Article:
National ballet company wants to make us laugh

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National ballet company wants to make us laugh

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The Korean National Ballet’s artistic director Kang Sue-jin, right, and three dancers - (from left to right) Lee Eun-won, Shin Seung-won and Kim Ji-young - on a prop horse from “The Taming of the Shrew.” By Kwon Hyuk-jae

Usually, a Korean National Ballet practice is tense, especially when there’s not even a week before the opening of a new performance. But on Friday afternoon, the practice room of the troupe in the Seoul Art’s Center in southern Seoul was filled with laughter.

That’s because the company’s artistic director Kang Sue-jin, who became the seventh artistic director of the government-run ballet company at the beginning of last year, decided to stage John Cranko’s “The Taming of the Shrew,” which is one of the few existing comic ballets among countless tragic ones. It’s based on William Shakespeare’s comedy, of course, and the legendary choreographer Cranko created a ballet piece with music by Kurt-Heinz Stolze while he was an artistic director of the Stuttgart Ballet.

“I believed this was the moment that I should introduce this work to Korea and the Korean National Ballet, which is just over 50 years old,” says Kang. “The dancers are at the right level to perform this piece while the cultural atmosphere in this country needs a kind of performance that has mass appeal.”

The Korean National Ballet is the first Asian ballet company to obtain the rights to stage the show. As Kang was a principal dancer for the Stuttgart Ballet, the Germany company probably was confident in giving the ballet company permission.

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Korean National Ballet dancers rehearse for the upcoming show “The Taming of the Shrew,” which will run for five days from Wednesday at the Seoul Arts Center, southern Seoul. Provided by KNB

“I just really thank them for allowing the Korean National Ballet to perform this piece,” says Kang.

Last year, Kang was able to differentiate herself from her predecessor through the double bill of Beethoven’s “Symphony No. 7” and “The Rite of Spring.” But those are pieces that are played every year. This time, for the first piece that she could pick as the artistic director of the national ballet company, she decided to go with “The Taming of the Shrew.”

“This piece has mass appeal,” she says, adding that she feels many Koreans enjoy ballet but it is not yet a performing art that is as popular as musicals or pop concerts.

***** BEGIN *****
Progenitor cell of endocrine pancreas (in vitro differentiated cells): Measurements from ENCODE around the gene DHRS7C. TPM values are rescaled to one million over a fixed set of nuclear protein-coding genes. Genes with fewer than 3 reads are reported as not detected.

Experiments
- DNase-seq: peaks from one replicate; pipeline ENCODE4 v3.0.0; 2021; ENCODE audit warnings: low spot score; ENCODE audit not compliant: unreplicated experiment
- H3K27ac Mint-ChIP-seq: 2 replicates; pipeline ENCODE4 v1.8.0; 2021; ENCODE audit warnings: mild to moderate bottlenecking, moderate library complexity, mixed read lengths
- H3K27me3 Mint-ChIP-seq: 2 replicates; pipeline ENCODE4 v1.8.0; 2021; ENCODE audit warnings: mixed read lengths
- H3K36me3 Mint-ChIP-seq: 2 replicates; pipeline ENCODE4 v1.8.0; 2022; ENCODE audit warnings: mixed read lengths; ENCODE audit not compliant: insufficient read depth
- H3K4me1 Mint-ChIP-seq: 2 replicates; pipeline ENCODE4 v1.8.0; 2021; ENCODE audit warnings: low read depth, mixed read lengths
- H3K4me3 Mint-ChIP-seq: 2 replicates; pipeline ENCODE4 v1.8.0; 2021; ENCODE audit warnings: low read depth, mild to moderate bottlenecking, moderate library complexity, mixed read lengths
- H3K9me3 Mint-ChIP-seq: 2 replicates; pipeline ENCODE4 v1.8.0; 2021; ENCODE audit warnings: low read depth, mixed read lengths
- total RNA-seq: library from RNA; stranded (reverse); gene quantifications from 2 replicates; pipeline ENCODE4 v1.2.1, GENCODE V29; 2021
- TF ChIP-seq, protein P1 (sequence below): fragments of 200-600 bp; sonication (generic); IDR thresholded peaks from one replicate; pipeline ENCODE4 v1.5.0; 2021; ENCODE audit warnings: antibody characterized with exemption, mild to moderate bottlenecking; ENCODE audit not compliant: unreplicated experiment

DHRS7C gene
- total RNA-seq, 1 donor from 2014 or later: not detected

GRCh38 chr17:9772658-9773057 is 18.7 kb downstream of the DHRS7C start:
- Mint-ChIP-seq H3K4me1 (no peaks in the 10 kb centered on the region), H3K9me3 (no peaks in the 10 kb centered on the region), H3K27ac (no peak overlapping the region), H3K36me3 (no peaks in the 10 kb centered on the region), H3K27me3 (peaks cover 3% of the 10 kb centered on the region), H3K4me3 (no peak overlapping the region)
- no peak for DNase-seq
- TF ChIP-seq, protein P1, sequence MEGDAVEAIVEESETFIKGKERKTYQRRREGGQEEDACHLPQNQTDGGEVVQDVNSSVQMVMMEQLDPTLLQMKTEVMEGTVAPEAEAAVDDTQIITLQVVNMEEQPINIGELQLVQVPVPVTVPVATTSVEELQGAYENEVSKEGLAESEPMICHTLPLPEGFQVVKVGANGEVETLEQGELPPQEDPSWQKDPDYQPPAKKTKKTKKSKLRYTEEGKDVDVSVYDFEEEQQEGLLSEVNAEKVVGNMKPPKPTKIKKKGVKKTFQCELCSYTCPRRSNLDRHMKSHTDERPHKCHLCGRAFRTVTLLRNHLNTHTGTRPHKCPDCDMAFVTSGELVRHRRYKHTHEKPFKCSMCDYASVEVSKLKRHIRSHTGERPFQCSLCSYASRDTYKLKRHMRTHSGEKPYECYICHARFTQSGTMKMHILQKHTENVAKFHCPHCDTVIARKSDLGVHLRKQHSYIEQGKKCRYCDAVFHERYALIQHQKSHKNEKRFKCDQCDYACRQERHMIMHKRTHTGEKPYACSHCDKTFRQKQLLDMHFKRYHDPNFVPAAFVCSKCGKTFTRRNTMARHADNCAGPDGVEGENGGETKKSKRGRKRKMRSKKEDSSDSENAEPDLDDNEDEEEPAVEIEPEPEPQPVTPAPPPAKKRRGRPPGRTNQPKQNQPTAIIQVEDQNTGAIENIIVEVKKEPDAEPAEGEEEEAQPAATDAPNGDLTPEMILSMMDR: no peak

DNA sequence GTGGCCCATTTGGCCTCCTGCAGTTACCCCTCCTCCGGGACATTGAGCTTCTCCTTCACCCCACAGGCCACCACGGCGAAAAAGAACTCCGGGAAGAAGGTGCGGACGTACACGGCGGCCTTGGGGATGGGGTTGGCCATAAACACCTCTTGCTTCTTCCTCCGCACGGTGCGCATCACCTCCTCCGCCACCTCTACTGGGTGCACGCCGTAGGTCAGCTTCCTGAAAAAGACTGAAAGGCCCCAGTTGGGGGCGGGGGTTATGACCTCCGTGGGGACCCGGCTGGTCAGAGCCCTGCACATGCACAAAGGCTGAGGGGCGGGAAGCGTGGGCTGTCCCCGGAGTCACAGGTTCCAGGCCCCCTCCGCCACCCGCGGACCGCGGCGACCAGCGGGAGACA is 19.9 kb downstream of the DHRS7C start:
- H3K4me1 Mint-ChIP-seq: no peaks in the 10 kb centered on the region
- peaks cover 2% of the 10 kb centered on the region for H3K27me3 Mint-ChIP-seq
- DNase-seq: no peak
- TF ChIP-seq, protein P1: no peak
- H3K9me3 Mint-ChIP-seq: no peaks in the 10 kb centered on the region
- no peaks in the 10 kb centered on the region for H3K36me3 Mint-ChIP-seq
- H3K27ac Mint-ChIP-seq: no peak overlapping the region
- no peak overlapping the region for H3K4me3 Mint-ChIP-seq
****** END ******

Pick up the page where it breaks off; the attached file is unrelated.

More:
“This performance will introduce many people to ballet,” she says.

“Even though they may know nothing about ballet, they will laugh and enjoy themselves. It’s a genius piece.”

No matter how much fun the dancers seem to be having while rehearsing, giggling away and laughing at each other’s costumes, Kang says this is actually one of the most difficult works for a ballet company.

“The pas de deux for this work is more difficult than in any other work,” says Kang. “If the timing isn’t right between the two dancers, an irretrievable situation can happen.”

That is why Kang says it’s the “right time” both for Korean audiences and the Korean National Ballet to stage “The Taming of the Shrew.”

Kang has performed the role of Katherina, the lead female role, at the Stuttgart Ballet since 1997. In the performance in Seoul, Kim Ji-young, Lee Eun-won and Shin Seung-won will alternate in the role.

“I didn’t want them all to be the same,” says Kang. “They have their own individualities.”

“I wanted them to interpret the character on their own so that they can find their own color,” says Kang, adding that all three are so different that the upcoming performances will be very exciting. “My role was to help them find that color.”

It’s been nearly a year and a half since Kang took the position as artistic director of the national ballet company and her goals and style are very different from the past 12 years of predecessor Choi Tae-ji.

“If previous director Choi contributed in establishing programs and an atmosphere in which the ballet ‘visits’ the audience and made the ballet genre more friendly to Korean audiences with her excellent administrative and educational skills, new director Kang’s presence and her passion for ballet itself allows the public to be the ones marking the calendars for the upcoming performances,” says Choi Myung-suk, a lawyer in Seoul and a ballet fan who has been a private sponsor of the Korean National Ballet since 2012.

“I noticed that Kang is trying to add more contemporary repertoire as the company has been focused on classics so far,” says Choi. “Her efforts in bringing in trainers from abroad and choreographers through her network is also good to see.”

“The Taming of the Shrew” will be staged six times over five days from Wednesday to Sunday. The performances starts at 7:30 p.m. on weekdays; at 3 p.m. and at 7:30 p.m. on Saturday and at 3 p.m. on Sunday. Tickets range from 5,000 won to 100,000 won.

BY YIM SEUNG-HYE [yim.seunghye@joongang.co.kr]


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